In its first decade in existence, Bitcoin transformed out of an unknown project into a new kind of public infrastructure for value, one with its own currency for anyone, a digital commodity now recognized by everyday people and influential officials across the world.
To that end, we’ve seen where Bitcoin has been and how far it’s come.
In extension, it’s as interesting as ever to think about where Bitcoin goes in the coming decade. To attempt to take stock of that future, it’s worth tracking how the groundwork that will define the cryptocurrency’s next advancements is being laid in the here and now.
Satoshi’s Legacy Lives On in Bitcoin Core
Bitcoin creator Satoshi Nakamoto changed the game over 10 years ago when they (or them) released the original Bitcoin Core software client. All these years later, the client’s current maintainers just celebrated the release of its 19th version, which is much changed and considerably optimized from the software’s first rendition but still enjoys a direct lineage to it.
Released on November 24th, Bitcoin Core 0.19.0 was the culmination of more than 500 merged pull requests contributed since the springtime from more than 100 developers. The new software introduces a variety of upgrades aimed at optimizing and updating the client’s user experience (UX) flow.
For example, the “bech32” address style — bitcoin addresses that start with “bc1” — is now the default address format in the client’s Graphical User Interface (GUI). This address format will make it so that it will take less data to spend from SegWit-compatible bitcoin addresses.
Moreover, other upgrades in the 0.19.0 software make it more difficult to attack the Bitcoin network, specifically “partitioning attacks.” Such an attack can occur when a malicious agent controls enough Bitcoin nodes to cut off portions of the network from honest nodes and can launch double spends, i.e. fraudulent bitcoin payments.
Another 0.19.0 optimization is that so-called “Bloom Filters” have been kicked to the background, no long being a default setting in the client; these filters had been used to help light clients stay abreast of transactions of note without having to download a bunch of data they didn’t need. The problem? These filters leaked a lot of node information where privacy is concerned. They are no longer activated by default in Bitcoin Core accordingly.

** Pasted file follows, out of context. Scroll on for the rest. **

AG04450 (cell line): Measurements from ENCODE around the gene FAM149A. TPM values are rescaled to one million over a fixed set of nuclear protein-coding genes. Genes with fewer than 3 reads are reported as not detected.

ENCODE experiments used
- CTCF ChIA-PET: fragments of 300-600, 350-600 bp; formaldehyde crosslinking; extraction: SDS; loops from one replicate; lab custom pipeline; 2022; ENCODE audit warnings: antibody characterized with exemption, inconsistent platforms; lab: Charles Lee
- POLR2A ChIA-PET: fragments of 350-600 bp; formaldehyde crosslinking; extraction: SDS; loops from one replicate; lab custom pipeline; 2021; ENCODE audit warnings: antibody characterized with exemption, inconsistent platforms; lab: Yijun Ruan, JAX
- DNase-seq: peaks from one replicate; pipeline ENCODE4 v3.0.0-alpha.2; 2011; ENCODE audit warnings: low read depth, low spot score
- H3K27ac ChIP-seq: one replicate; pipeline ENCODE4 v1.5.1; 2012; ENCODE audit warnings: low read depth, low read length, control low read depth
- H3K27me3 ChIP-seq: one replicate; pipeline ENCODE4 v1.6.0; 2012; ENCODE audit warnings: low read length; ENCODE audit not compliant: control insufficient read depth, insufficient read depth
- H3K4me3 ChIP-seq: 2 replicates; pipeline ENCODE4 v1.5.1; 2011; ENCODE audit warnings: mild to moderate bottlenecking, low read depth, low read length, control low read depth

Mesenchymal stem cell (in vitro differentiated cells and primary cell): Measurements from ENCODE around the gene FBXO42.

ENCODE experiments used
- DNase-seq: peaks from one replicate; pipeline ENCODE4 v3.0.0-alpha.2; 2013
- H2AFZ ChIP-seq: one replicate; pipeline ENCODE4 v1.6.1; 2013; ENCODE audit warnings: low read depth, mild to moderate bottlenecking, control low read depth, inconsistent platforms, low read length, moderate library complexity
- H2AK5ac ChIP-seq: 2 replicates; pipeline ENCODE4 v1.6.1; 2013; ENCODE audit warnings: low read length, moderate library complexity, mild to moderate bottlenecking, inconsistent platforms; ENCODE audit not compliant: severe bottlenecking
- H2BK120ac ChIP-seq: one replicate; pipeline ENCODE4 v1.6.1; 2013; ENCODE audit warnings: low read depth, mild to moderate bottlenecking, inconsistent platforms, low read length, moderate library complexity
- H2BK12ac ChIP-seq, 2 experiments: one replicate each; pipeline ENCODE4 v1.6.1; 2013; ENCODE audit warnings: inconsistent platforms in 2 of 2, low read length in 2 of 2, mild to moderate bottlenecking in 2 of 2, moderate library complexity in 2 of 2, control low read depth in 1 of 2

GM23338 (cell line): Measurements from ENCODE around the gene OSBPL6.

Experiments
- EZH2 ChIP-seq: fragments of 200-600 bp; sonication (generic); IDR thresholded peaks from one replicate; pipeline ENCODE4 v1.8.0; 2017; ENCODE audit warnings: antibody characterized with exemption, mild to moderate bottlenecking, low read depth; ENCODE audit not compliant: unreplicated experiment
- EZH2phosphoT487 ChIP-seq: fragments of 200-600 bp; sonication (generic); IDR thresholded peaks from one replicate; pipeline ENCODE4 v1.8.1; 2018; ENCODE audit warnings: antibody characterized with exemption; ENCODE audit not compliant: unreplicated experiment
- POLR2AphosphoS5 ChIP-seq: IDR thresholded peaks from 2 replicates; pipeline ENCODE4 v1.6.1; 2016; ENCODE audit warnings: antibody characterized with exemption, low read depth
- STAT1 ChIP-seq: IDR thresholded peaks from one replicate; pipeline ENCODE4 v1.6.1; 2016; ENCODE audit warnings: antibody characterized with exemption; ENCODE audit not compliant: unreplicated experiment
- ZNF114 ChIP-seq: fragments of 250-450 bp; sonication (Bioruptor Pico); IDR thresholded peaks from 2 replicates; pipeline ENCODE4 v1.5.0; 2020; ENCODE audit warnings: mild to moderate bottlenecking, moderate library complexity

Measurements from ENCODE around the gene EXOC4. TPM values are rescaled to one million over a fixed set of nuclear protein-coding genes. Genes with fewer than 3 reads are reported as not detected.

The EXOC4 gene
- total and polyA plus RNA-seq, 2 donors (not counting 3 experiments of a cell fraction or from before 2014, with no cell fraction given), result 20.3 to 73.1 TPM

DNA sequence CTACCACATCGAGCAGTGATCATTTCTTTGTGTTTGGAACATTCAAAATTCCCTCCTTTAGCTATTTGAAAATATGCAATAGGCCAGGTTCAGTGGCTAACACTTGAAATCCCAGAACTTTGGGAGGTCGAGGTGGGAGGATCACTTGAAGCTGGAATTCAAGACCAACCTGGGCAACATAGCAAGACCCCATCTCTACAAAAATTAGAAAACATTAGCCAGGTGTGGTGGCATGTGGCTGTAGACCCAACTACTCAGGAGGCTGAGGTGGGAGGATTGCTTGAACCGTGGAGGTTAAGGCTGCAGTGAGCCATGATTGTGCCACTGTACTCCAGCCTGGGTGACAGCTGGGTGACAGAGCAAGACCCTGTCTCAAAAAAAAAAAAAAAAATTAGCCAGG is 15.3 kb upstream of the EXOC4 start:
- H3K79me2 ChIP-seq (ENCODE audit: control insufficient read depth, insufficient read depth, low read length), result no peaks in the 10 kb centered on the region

Unto Better Privacy
Deprecating Bloom Filters is a privacy advancement for Bitcoin Core, but there’s also privacy research that’s happening beyond that software client’s direct purview that could have big benefits for the Bitcoin ecosystem in general.
Consider the case of the recently introduced SNICKER, which stands for “Simple Non-Interactive Coinjoin with Keys for Encryption Reused.”
Put forth as a Bitcoin Improvement Proposal (BIP) by Adam Gibson, SNICKER is a type of coin mixing technology that allows bitcoin users to tumble their BTC without needing to interact or coordinate together. That could pave the way for bitcoin privacy being a lot simpler and streamlined for users.
It’s no secret that top blockchains like Bitcoin and Ethereum need serious privacy advancements. To be sure, SNICKER is a step in the right direction for the blockchain industry’s king of the hill.
The Lightning Network, the Bitcoin-based micropayments dApp, could be fertile ground for messaging apps going forward. That’s per Joost Jager, who recently unveiled his Whatsat Lightning app, a messenger service that can’t be censored.
“The world needs censorship-resistant chatting and with Lightning, compensating the network for message relay comes naturally,” Jager explained on Twitter earlier this month.
At the end of the day, freedom and empowerment are the end goals of the open-source blockchain development community, with Bitcoin being far from an exception to that rule. Governments and Big Tech companies are currently well poised to be disrupted in that vein.